Despite the weighty responsibility of the right to vote in the face of the disenfranchised masses as part of our civic duty to the United States of America, there are plenty of scenarios in which voting is a waste of time.
With presidential elections coming up in less than a year and Republican primary campaigning already well under way, expect to begin hearing the clamor of people urging you to vote yet again.
While suffrage is without a doubt an important concept in our society and a right which should be exercised (I definitely will come 2012), it is in reality only a right and not a responsibility.
As such, for the individual, the benefits and costs of voting should be weighed, and you might be surprised to find that the costs of suffrage can dominate. If that is the case then we can apply the theory of rational ignorance to the political process.
According to an economic brief made available by the Strom Thurmond Institute, the theory of rational ignorance states, “When the cost of acquiring information is greater than the benefits to be derived from the information, it is rational to be ignorant.”
So, let us use the theory in looking at a fictional CSU East Bay student to exemplify a hypothetical, but hopefully realistic, instance in which it makes sense to remain ignorant of a political issue.
If our student attends CSUEB full-time, works part-time, and has to commute to and from school, work, and home, that can take up approximately 64 hours out of the week. Then, since the average person from the ages of 20-24 sleeps about 9.4 hours each night, according to the U.S. Bureau of Labor Statistics, we lose another 65.8 hours. Finally, based on the American Time Use Survey, we spend about 14 hours per week on household activities.
That leaves us with about 3.5 hours per day of leisure time, which is usually dominated by TV, sports, socializing, reading, and other activities, according to the same survey.
It is during leisure time in which we must decide whether our student should engage in the political process and sacrifice some of those aforementioned activities. This assumes that expected earnings from college, current earnings from work, and necessity of daily activities outweigh the benefits of voting.
Important factors to be aware of for deciding to be active politically can include knowing the details of an issue, how much of an impact voting on it will have, and whether voting on the issue will impact the student.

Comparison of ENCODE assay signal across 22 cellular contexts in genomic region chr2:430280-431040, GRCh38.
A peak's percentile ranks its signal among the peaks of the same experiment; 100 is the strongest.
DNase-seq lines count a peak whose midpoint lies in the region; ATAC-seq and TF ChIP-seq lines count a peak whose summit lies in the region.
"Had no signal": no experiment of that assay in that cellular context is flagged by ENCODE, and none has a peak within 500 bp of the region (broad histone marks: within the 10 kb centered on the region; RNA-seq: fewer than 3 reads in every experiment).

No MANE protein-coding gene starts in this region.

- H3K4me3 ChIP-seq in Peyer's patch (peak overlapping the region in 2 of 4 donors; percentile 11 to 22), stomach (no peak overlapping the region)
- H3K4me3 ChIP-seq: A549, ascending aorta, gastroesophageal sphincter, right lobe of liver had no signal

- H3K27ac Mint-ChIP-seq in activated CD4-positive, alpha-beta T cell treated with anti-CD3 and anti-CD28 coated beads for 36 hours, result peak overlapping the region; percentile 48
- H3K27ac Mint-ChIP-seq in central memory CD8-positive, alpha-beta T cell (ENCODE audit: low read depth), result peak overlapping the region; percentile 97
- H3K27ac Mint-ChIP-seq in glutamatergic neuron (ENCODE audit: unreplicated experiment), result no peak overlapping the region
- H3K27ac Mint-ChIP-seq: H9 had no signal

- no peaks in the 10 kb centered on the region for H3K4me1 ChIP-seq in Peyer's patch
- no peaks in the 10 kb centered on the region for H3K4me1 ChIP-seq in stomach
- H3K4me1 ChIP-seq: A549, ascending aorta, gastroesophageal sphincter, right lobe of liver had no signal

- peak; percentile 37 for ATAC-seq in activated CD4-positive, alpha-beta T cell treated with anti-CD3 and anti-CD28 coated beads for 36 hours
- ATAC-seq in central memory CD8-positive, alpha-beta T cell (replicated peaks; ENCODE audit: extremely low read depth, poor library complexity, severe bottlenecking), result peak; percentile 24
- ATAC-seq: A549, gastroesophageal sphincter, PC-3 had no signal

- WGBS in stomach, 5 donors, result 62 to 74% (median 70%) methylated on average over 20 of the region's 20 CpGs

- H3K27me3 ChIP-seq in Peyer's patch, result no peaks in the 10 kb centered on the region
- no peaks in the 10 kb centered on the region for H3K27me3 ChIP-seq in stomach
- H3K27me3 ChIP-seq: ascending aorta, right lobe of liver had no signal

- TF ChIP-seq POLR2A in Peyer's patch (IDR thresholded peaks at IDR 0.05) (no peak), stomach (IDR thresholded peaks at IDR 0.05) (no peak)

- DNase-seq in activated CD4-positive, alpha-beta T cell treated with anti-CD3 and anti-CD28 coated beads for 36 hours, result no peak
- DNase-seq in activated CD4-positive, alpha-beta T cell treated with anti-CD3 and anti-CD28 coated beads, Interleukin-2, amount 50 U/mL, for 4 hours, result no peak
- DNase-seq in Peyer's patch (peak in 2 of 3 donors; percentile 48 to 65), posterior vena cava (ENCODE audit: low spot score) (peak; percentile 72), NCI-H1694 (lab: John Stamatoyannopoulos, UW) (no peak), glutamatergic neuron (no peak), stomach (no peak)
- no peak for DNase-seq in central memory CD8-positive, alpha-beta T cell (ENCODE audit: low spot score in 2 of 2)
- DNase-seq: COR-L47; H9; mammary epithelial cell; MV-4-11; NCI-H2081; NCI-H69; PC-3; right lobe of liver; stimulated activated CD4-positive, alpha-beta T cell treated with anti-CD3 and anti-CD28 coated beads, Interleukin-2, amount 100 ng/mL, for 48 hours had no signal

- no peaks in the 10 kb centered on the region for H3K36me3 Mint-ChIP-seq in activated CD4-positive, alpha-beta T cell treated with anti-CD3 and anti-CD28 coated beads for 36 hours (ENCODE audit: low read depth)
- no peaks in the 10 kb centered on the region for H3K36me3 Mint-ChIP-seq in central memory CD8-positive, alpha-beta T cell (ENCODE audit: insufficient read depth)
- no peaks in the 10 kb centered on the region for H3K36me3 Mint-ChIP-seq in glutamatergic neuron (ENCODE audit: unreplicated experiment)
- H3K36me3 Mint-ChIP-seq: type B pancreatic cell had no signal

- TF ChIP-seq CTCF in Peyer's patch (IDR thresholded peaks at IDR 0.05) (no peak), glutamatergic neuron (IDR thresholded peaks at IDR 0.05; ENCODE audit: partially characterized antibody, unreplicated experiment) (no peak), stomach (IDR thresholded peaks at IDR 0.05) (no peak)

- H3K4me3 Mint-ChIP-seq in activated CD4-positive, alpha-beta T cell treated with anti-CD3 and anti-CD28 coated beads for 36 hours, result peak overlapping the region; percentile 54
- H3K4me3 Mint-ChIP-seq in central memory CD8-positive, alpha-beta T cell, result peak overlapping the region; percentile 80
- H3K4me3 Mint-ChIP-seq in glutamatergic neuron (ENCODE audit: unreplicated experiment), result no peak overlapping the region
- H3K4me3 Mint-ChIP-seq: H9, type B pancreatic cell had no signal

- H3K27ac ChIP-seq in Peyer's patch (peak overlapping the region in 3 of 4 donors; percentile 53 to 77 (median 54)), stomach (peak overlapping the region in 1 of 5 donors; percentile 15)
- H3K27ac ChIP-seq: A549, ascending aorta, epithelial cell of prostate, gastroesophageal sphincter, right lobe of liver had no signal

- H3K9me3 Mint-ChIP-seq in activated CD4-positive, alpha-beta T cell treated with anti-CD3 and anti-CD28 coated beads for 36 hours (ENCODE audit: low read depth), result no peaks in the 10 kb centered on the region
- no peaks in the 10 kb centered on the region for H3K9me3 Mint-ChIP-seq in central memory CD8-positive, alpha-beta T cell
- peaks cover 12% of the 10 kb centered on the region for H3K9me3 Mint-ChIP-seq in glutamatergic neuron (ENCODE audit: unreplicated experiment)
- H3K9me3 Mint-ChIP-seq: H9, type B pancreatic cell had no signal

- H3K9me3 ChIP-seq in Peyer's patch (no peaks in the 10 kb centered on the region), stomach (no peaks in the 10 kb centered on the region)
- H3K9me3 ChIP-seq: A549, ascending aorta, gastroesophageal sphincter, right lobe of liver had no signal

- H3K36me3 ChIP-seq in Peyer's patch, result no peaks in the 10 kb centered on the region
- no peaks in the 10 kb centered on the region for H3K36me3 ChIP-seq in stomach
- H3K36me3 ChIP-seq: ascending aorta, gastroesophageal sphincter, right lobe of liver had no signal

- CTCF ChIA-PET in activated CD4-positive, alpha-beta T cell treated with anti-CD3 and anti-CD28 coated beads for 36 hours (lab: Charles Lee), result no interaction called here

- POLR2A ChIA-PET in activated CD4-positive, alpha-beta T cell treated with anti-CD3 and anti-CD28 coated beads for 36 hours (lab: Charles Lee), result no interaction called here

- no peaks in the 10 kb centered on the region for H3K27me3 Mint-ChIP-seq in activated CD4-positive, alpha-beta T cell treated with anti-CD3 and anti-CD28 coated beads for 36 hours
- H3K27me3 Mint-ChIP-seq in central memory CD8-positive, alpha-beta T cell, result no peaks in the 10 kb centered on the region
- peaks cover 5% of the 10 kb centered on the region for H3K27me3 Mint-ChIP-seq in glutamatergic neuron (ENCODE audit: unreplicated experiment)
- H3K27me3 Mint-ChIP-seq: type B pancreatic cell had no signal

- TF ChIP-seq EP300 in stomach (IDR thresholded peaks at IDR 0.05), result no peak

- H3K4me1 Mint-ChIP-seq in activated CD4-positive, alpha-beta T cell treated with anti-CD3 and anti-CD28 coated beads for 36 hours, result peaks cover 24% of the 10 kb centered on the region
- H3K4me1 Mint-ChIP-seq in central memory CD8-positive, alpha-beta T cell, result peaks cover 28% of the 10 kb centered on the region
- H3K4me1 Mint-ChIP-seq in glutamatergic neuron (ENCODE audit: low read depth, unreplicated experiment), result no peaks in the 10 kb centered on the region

Few things may directly impact our college student, who might not be heavily invested in the system since they may not worry about income tax, property tax or other government functions by virtue of being a poor college student.
Without already being interested in politics it could take a substantial amount of time to get well informed making it more costly to learn about an issue. Assistant Professor of Political Science Dr. Maria Ortuoste estimates that it can take more than two to eight hours to adequately understand a single issue.
The problem is eight hours vastly exceeds our hypothetical time to spare on politics, to the extent that the value gained in making a political decision causes the student to lose out on their valued leisure time to the point where they may no longer be rationally using their time.
So, it is when you look at those 3.5 hours per day and decide that having a say in how your state redistricts or taxes properties you don’t own costs too much time, it makes sense to be rationally ignorant.
On the other hand, “Maybe spending at least four hours actually looking at an issue in depth might save one big problems in the future. Think of Proposition 8 and what’s happening now. Think of the old proposition which froze property taxes in California – great in the short term, but what is happening to our schools?,” Ortuoste questions.
Having a good idea of what the cost-to-benefit ratio is will help you figure out if the issue concerns you enough to invest the time in it.
So, next time someone accuses you of being an intemperate or apathetic youth, just tell them you’re only following along with the theory of rational ignorance to most effectively use your time, if you can justify the costs.
Besides, while knowing about deadly bacteria may be important overall and save lives, it doesn’t mean everyone becomes a bacteriologist. You have to allocate your time effectively, and that’s why rational ignorance in politics means sometimes not bothering to vote.
This entry was published in The Pioneer Online on Thursday, December 1st, 2011 at 1:15 pm.